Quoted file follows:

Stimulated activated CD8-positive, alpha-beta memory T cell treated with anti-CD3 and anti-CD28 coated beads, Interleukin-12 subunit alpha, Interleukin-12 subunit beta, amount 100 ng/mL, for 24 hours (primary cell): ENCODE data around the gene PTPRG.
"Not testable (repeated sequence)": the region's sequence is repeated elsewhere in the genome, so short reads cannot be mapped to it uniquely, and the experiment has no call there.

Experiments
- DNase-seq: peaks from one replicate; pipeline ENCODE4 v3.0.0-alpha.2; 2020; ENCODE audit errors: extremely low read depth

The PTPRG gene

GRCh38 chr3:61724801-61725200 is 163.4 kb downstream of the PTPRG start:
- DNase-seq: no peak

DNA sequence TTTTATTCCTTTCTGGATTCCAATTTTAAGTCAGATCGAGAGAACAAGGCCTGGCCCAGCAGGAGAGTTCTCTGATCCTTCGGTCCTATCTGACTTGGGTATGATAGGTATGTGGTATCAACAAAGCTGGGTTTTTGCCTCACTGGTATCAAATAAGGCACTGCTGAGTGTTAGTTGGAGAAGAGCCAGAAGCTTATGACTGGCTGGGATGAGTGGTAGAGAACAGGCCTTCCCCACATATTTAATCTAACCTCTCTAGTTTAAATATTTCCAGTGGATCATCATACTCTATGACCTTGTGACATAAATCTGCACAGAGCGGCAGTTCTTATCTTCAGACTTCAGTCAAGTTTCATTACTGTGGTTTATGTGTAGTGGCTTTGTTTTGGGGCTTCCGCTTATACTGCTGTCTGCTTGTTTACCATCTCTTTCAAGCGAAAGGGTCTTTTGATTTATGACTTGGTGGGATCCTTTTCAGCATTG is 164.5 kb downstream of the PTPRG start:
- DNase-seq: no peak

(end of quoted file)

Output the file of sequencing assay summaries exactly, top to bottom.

Stimulated activated CD8-positive, alpha-beta memory T cell treated with anti-CD3 and anti-CD28 coated beads, Interleukin-12 subunit alpha, Interleukin-12 subunit beta, amount 100 ng/mL, for 24 hours (primary cell): ENCODE data around the gene PTPRG.
"Not testable (repeated sequence)": the region's sequence is repeated elsewhere in the genome, so short reads cannot be mapped to it uniquely, and the experiment has no call there.

Experiments
- DNase-seq: peaks from one replicate; pipeline ENCODE4 v3.0.0-alpha.2; 2020; ENCODE audit errors: extremely low read depth

The PTPRG gene

GRCh38 chr3:61724801-61725200 is 163.4 kb downstream of the PTPRG start:
- DNase-seq: no peak

DNA sequence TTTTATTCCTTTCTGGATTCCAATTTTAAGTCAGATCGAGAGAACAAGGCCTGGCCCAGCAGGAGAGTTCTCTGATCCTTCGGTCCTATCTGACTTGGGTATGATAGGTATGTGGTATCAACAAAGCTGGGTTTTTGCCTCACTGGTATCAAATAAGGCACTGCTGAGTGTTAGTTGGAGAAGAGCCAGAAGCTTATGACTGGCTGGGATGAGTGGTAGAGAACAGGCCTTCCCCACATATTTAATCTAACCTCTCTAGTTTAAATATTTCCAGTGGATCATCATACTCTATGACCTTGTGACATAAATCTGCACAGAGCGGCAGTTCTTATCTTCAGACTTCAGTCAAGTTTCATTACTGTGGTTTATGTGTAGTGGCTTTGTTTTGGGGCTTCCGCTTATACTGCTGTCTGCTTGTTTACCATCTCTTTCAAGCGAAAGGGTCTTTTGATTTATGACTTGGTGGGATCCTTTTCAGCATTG is 164.5 kb downstream of the PTPRG start:
- DNase-seq: no peak